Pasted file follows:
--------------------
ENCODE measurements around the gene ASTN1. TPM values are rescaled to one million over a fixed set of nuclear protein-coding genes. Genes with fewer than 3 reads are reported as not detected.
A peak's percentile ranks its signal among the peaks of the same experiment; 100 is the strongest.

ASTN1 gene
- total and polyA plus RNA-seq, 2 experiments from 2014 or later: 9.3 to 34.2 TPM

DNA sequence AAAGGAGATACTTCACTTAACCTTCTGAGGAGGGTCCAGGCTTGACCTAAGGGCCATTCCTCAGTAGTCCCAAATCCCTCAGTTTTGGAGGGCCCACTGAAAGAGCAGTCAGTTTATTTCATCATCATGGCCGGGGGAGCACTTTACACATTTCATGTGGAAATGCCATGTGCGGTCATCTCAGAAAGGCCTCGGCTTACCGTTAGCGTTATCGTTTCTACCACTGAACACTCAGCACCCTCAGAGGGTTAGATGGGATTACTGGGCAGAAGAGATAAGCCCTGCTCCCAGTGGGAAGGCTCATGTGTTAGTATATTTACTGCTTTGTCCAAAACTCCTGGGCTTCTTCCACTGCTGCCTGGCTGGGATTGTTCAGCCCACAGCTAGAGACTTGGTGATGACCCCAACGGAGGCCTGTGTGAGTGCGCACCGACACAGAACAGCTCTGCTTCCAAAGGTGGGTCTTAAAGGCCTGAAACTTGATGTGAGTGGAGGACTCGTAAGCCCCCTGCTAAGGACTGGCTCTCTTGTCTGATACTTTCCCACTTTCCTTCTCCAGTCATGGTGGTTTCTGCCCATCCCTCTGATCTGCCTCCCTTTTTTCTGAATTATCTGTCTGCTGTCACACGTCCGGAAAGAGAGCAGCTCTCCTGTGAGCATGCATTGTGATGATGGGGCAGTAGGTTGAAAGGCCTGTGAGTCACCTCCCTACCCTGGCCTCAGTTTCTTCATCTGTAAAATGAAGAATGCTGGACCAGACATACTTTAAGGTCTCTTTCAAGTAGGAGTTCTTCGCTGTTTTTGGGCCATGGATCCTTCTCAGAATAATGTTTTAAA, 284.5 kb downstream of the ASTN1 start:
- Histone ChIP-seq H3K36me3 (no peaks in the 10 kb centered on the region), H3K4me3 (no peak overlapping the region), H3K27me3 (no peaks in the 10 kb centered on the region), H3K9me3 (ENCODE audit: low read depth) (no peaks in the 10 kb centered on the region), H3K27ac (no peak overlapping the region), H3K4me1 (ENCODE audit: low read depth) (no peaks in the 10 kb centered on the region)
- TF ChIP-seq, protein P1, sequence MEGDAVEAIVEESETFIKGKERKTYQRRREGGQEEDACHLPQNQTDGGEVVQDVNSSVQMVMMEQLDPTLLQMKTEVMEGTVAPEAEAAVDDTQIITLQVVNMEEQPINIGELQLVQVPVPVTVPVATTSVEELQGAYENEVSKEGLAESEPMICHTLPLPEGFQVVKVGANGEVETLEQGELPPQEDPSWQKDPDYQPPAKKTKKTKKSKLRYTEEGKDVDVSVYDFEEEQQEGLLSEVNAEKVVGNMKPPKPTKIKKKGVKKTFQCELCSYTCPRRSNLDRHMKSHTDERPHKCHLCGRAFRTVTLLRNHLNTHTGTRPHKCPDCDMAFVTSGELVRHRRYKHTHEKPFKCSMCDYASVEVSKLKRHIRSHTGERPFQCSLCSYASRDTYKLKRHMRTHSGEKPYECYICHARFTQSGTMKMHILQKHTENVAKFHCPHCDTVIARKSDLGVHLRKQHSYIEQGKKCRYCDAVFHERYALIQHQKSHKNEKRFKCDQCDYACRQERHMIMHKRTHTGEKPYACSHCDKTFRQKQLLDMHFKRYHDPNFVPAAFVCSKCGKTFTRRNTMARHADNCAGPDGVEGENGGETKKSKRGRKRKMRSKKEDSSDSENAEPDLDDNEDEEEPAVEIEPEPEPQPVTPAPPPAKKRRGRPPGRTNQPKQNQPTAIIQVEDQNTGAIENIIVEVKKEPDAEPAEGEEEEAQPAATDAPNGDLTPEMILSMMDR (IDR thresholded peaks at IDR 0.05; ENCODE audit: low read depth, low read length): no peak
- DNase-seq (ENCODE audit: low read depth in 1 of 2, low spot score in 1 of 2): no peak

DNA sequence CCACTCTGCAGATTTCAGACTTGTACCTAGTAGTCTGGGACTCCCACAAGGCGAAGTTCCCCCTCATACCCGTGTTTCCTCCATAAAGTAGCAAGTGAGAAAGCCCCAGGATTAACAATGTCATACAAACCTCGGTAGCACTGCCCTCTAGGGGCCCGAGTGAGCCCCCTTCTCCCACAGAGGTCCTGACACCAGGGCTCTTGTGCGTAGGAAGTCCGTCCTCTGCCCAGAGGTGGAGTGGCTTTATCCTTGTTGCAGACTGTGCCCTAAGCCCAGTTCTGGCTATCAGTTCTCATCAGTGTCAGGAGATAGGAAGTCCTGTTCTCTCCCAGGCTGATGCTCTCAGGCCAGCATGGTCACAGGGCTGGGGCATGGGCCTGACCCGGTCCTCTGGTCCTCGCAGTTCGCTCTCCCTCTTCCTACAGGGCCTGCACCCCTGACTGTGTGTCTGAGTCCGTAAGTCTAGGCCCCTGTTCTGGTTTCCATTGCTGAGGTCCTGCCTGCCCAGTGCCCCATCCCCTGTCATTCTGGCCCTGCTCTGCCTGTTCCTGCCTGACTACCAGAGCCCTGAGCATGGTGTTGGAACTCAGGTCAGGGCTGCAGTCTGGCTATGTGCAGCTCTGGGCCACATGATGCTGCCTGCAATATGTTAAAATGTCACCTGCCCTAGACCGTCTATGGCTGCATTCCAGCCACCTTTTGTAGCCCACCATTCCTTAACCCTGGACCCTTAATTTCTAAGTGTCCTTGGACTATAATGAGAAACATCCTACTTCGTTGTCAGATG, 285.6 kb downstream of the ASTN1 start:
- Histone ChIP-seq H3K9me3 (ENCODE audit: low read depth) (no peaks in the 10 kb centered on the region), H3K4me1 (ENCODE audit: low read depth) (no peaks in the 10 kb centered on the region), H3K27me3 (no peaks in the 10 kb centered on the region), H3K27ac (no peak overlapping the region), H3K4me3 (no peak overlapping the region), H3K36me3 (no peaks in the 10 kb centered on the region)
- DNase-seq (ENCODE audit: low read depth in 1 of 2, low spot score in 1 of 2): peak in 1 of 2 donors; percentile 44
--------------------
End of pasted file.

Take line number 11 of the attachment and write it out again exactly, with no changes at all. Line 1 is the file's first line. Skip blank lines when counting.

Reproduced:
- DNase-seq (ENCODE audit: low read depth in 1 of 2, low spot score in 1 of 2): peak in 1 of 2 donors; percentile 44